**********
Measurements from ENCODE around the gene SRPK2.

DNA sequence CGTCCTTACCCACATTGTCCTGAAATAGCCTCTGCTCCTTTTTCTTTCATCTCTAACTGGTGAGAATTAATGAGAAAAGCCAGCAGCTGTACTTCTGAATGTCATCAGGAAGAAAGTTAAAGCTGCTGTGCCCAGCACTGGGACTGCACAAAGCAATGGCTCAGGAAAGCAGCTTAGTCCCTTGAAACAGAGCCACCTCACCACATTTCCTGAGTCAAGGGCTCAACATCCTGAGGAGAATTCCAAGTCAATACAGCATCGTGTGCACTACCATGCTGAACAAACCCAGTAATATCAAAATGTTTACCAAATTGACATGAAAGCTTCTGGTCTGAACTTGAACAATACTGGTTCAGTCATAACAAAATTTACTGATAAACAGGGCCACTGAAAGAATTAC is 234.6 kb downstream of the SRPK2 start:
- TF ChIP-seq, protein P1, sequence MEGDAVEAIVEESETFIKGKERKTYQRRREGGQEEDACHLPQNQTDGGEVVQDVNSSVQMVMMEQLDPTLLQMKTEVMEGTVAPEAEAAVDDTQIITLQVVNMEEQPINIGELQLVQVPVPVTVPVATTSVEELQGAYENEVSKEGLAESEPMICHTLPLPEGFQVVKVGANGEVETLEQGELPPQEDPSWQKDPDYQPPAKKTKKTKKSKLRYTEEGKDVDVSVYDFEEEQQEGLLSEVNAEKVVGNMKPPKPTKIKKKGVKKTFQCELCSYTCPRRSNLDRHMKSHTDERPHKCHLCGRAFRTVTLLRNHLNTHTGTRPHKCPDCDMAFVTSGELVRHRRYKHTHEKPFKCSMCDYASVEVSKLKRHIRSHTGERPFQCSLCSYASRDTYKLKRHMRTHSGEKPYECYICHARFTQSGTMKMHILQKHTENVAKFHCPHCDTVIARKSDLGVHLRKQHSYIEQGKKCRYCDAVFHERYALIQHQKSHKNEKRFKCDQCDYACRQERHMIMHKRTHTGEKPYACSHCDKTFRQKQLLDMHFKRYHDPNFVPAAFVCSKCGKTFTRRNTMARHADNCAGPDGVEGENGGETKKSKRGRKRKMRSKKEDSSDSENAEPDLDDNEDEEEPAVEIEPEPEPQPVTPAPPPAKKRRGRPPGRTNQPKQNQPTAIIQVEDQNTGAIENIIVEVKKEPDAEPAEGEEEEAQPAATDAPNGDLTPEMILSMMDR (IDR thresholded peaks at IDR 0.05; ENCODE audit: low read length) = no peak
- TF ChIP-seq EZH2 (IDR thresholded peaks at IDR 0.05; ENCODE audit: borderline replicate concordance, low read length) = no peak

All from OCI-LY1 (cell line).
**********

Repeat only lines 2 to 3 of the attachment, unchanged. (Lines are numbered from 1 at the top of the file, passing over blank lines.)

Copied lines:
DNA sequence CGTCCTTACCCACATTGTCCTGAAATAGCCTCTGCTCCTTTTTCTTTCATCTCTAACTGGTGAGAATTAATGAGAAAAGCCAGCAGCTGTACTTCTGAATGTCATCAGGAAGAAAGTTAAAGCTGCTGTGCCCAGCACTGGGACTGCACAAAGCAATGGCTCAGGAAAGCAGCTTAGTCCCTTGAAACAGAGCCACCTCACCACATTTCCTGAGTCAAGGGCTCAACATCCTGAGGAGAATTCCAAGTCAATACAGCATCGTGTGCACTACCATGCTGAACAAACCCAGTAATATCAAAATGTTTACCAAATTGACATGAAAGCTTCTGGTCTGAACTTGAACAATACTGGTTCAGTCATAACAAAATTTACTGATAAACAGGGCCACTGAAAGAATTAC is 234.6 kb downstream of the SRPK2 start:
- TF ChIP-seq, protein P1, sequence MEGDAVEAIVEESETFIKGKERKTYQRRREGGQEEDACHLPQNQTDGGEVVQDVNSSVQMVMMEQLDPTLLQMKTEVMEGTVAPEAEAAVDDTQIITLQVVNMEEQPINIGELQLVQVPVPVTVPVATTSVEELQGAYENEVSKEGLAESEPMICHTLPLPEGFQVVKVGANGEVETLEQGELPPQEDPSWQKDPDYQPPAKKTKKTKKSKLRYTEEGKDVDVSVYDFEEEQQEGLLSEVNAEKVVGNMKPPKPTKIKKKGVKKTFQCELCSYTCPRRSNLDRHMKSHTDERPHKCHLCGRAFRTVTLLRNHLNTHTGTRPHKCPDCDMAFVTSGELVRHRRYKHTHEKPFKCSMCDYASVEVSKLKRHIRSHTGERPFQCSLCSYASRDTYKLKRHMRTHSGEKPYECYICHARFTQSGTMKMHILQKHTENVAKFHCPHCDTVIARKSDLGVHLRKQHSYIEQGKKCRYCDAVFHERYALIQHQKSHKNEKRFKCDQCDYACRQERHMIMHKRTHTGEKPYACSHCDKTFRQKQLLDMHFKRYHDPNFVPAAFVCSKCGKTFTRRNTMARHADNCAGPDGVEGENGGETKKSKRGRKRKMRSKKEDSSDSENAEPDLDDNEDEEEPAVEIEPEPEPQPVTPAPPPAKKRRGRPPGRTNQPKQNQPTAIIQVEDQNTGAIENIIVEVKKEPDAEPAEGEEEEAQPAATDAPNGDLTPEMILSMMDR (IDR thresholded peaks at IDR 0.05; ENCODE audit: low read length) = no peak